I want to make this clear: you can do almost everything you want regardless of your platform (I’m going to focus on VEXCode and PROS). Both use a standard C++ compiler and toolchain, both have full access to all vexOS commands and functionality (motor, sensor, brain, etc).
VEXCode is designed for educational programs, schools, clubs, mentors, and teachers. It is the official programming platform for the V5, which means it will always be first to support new sensors and functionality. It is relatively straightforward to install, use, and learn, and has a good community, knowledgebase, and examples backing it up.
VEXCode is not extensible and is only usable in the way it was intended to be used (only using the vexcode editor feature set, on Windows or Mac). The VEXCode API contains the minimum set of functionality to have full interaction with the robot and nothing more (other than the small chassis abstractions).
PROS is an open-source project which is designed to be as flexible and extensible as possible. There are no restrictions over which platform/os you want to use or which editor you want to use. However, aside from providing a (imo simpler and more straightforward) minimal API to interact with the robot, PROS does contain some extra functionality that you can choose to use.
PROS has a template/package ecosystem which allows you to make modular libraries of code and install them into projects (eg https://github.com/theol0403/gif-pros). PROS by default comes with two of these such libraries:
- OkapiLib - a library of device/chassis abstractions, controllers, and utilities (What is OkapiLib and Should I Use It?)
- LVGL - a library for GUI creation that involves building using buttons, menus, and widgets, instead of drawing lines and rectangles manually.
These libraries, should you choose to use them, are very powerful and also expose you to advanced styles of programming. However, they are not necessary to program a robot.
PROS also has a CLI (command line interface) that makes interacting with PROS projects (compiling, new projects, etc) and the v5 brain (uploading, terminal, etc) scriptable and usable from other editors. This is (for me) a much nicer way to interact with my code and the robot, and is faster for me than clicking buttons.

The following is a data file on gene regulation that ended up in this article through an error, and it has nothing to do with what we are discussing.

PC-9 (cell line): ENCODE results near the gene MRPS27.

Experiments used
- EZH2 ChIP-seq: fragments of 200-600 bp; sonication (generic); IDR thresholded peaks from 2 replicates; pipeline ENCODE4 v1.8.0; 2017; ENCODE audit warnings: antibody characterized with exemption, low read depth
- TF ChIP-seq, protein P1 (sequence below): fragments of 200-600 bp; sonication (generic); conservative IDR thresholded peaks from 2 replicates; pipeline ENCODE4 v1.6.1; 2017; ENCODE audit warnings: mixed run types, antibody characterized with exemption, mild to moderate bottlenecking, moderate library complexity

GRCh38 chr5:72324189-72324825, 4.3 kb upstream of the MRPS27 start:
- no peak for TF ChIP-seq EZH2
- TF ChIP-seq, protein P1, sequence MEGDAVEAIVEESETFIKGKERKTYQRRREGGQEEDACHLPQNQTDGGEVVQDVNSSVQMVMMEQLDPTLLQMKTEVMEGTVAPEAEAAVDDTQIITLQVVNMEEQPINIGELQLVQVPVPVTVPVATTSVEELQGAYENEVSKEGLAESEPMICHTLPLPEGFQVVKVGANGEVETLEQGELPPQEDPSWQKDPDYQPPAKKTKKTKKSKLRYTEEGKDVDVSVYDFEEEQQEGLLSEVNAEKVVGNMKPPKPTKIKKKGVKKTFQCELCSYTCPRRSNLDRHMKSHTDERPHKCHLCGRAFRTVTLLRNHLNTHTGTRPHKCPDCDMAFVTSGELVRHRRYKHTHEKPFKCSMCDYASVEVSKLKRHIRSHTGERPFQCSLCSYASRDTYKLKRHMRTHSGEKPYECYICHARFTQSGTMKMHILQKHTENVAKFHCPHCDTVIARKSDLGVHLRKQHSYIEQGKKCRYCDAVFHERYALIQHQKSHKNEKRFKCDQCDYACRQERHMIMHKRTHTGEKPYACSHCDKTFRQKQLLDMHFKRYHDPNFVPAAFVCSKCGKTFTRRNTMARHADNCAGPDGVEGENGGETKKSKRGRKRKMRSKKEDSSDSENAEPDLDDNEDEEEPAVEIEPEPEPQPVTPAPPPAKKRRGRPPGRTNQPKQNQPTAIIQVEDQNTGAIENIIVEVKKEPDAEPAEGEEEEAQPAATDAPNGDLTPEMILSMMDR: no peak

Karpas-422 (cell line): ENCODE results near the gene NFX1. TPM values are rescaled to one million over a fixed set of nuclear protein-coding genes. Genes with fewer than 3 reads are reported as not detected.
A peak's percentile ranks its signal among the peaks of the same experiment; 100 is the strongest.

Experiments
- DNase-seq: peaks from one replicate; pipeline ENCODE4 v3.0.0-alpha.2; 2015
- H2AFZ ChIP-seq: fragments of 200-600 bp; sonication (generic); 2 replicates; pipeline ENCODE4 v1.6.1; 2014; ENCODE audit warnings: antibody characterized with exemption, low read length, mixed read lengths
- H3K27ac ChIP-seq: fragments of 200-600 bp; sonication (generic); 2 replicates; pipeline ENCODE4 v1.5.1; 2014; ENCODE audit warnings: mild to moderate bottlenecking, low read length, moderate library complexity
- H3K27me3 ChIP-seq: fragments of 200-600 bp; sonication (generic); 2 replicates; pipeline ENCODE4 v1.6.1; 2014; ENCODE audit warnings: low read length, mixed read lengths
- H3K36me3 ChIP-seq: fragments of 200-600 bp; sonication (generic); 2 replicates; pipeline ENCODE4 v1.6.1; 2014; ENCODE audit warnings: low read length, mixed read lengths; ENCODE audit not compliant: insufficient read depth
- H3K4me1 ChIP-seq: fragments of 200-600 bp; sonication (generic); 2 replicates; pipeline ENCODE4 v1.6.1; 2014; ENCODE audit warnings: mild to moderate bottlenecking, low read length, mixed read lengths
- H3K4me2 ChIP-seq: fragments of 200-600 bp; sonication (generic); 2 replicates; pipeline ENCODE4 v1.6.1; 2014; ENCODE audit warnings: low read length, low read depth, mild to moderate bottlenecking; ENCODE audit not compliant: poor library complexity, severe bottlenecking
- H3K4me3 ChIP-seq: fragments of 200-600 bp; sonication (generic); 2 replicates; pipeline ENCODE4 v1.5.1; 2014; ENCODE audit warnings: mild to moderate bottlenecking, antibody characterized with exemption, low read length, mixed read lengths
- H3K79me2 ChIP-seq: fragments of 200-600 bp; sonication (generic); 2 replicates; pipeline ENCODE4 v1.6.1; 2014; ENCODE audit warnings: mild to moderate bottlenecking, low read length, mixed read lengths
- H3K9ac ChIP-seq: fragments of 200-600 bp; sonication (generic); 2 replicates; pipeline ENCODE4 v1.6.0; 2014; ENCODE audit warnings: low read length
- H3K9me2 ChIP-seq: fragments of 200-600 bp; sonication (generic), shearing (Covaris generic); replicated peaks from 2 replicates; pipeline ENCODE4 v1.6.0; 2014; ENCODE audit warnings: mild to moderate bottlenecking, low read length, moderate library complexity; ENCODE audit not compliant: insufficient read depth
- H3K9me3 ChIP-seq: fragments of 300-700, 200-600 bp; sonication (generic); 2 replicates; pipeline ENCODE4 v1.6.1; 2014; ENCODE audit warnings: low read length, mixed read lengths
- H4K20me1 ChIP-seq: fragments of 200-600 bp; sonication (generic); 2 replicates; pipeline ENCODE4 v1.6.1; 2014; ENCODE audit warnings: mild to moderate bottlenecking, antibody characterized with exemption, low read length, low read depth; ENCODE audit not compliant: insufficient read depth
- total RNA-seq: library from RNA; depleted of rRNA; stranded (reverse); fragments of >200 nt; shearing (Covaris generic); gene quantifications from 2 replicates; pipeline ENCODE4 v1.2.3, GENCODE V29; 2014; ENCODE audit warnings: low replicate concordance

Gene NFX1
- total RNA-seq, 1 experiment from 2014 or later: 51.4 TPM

For beginners in VEX, VEXCode is the right choice. The built-in command reference is excellent, and the feature set is perfect for most users. However, as you get more experienced, and some functionalities in PROS start to interest you, it is a good idea to improve your C/C++ and skills then jump into PROS.
Both platforms have a good community and support, though the open-source nature of PROS and the higher-level community it draws is more appealing to me. Both default editors are good and fairly equivalent in features.
Now, here are my PERSONAL reasons why I could never use VEXCode and favour PROS:
- PROS supports Linux, which is my daily driver, and PROS has a CLI. This is a must for me.
- I can use any editor, plugin, theme, or language server (I use VSCode + Neovim, custom themes and plugins, and Clangd + TabNine for the language server).
- I strongly dislike the VEXCode API, it is not intuitive, concise, nor beginner-friendly. It is easy to copy/paste, but the design is quite convoluted with so many ways to do the same thing (ie spin a motor at some speed). PROS, while it may expect more understanding of C/C++ to read the documentation, has a very simple and straightforward (one way to do one thing) API.
- The PROS docs are excellent and the code is open-source if I have questions or improvements.
- The extra functionality in PROS is very useful, such as the package ecosystem, and built-in libraries (especially OkapiLib abstractions and utilities).
Is not accurate, there is nothing in PROS that makes it more accurate to move a motor (only easier by using okapilib). PROS and VEXCode can both use vexOS’s integrated motor control, and you can also run custom PID on both of them too.
However, all the options in your original poll are reasonable reasons to not use PROS. VEXCode has become an excellent option (in contrast to VCS), and you really only want to use PROS if any of the reasons above apply to you.
I’m curious what the results of the poll will be, as I hope it won’t be “too hard to install” because that is one thing that PROS does worse than VEXCode.
(oops this reply was longer than I thought it would be )